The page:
The biogeographical area of Wallacea in Sulawesi, Maluku and Lesser Sundas lies between the continental shelves of Sunda and Sahul with an area of 33.8 million hectares. Globally, this region is known for its extraordinary endemism because the two continental shelves, which were connected about 25,000 years ago, are now separated by oceans creating a zone of isolation for the flora and fauna in it. Geographical and topographical forms are other defining factors contributing to the isolation.
Due to volcanic activity and subduction, the mainland of Wallacea is divided into thousands of small islands and several large islands which are separated by deep straits. The marine waters of this area and its surroundings, which form the Coral Triangle, have the richest marine biodiversity on earth. Overall, in this area there are 251 terrestrial KBAs and 74 marine KBAs.
The abundant biodiversity in the Wallacea Region is distinct from that of species in Asia, Australia and Papua New Guinea. Wallacea is home to 560 species, of which 254 are marine species, including 110 endemic marine species in the Critical (three species) and Critical (25 species) categories. Of the 697 bird species in this area, 249 of them are endemic with various rarity statuses.
The natural vegetation of the lowlands around the equator concentrated in Sulawesi and Maluku is evergreen and semi-deciduous forest, while the dry and often changing seasons of the Lesser Sunda subregion is dominated by deciduous forest. Most of these forest types have been cleared for agriculture, mining and construction. Other types of forest in Wallacea are bushland, swamp, ultramafic rock forest, savanna, grassland and mangrove. The island of Sulawesi, the area that contributes the most cover to Wallacea (56%), is located within the montane forest biome, which includes important plant endemic centers of Mount Latimojong and Bogani Nani Wartabone National Park.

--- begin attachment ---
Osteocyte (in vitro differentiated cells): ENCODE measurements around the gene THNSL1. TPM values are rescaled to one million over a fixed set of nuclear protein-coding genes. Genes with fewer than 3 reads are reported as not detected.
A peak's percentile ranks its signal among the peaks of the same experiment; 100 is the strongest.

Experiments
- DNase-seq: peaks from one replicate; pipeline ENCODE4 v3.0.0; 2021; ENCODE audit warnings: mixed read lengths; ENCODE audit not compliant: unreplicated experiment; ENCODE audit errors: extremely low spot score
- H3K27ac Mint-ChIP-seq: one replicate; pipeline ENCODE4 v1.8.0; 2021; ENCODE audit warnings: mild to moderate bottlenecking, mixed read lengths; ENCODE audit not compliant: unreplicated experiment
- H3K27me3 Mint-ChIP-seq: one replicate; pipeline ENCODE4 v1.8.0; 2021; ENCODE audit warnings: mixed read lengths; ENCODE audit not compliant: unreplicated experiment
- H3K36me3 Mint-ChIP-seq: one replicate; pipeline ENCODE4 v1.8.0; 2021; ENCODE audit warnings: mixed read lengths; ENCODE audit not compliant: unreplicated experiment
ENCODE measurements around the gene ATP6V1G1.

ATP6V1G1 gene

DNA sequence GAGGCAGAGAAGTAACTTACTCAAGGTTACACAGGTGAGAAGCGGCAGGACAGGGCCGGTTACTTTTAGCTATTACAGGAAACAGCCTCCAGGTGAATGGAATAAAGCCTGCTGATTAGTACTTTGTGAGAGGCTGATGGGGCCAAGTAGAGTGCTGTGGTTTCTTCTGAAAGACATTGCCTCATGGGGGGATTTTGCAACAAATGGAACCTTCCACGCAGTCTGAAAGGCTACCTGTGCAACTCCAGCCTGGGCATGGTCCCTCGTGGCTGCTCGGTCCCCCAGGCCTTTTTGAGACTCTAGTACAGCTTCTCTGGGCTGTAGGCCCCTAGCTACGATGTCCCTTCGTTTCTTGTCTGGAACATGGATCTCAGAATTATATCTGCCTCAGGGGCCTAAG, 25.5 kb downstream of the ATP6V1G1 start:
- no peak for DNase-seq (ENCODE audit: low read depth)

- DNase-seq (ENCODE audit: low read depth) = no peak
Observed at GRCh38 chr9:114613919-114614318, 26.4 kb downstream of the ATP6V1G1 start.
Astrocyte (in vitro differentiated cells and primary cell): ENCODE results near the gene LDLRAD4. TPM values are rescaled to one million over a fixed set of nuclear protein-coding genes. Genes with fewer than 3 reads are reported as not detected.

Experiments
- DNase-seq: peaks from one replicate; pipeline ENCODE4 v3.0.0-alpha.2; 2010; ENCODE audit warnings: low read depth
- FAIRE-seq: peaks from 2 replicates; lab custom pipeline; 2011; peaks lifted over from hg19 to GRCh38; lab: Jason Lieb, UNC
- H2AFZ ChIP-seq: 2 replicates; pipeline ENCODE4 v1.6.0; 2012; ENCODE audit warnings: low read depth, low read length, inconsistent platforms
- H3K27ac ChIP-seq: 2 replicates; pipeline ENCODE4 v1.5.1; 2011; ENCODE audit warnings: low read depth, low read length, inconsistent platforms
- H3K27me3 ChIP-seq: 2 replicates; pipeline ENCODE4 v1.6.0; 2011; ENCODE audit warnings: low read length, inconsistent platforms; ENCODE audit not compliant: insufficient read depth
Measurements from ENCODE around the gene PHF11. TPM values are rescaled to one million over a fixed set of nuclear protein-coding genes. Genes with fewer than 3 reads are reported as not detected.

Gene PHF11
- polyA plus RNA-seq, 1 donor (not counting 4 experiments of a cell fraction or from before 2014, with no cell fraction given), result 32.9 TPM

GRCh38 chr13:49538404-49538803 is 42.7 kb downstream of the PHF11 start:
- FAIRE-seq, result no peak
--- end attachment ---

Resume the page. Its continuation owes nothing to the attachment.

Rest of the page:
Rainfall in this area has an impact on natural conditions, health and food availability. The northern part of Wallacea has two rainy seasons a year, while the southern region is more seasonal with a rainy season once a year and a long dry season. Water supply and management of catchment areas in small islands are important factors for economic development and the livelihoods of local communities.
The immediate causes of the main threats in Wallacea are grouped into two main categories. The first is overexploitation of natural resources such as illegal logging, unsustainable fishing, hunting and harvesting. The second category is habitat degradation, fragmentation and conversion including mining, oil and gas, industrial agriculture and forestry, small businesses in agriculture and livestock, urbanization, infrastructure and energy development. The expansion of the agricultural industry is mainly aimed at oil palm and sugar cane commodities.
Sejak 2015, Burung Indonesia bekerja sama dengan Critical Ecosystem Partnership Fund (CEPF) berupaya meningkatkan kapasitas dan peran organisasi masyarakat sipil, institusi pendidikan, kelompok masyarakat, dan sektor swasta dalam pelestarian keanekaragaman hayati dan ekosistemnya di Wallacea.
Mendorong agar masyarakat luas terlibat dalam konservasi keragaman hayati.
Mendukung pengentasan kemiskinan dan pengembangan ekonomi masyarakat.
Memberikan bantuan teknis dan kucuran dana pada organisasi non-pemerintah untuk melestarikan keragaman hayati dan ekosistem yang sehat sebagai komponen penting bagi keberlangsungan hidup masyarakat.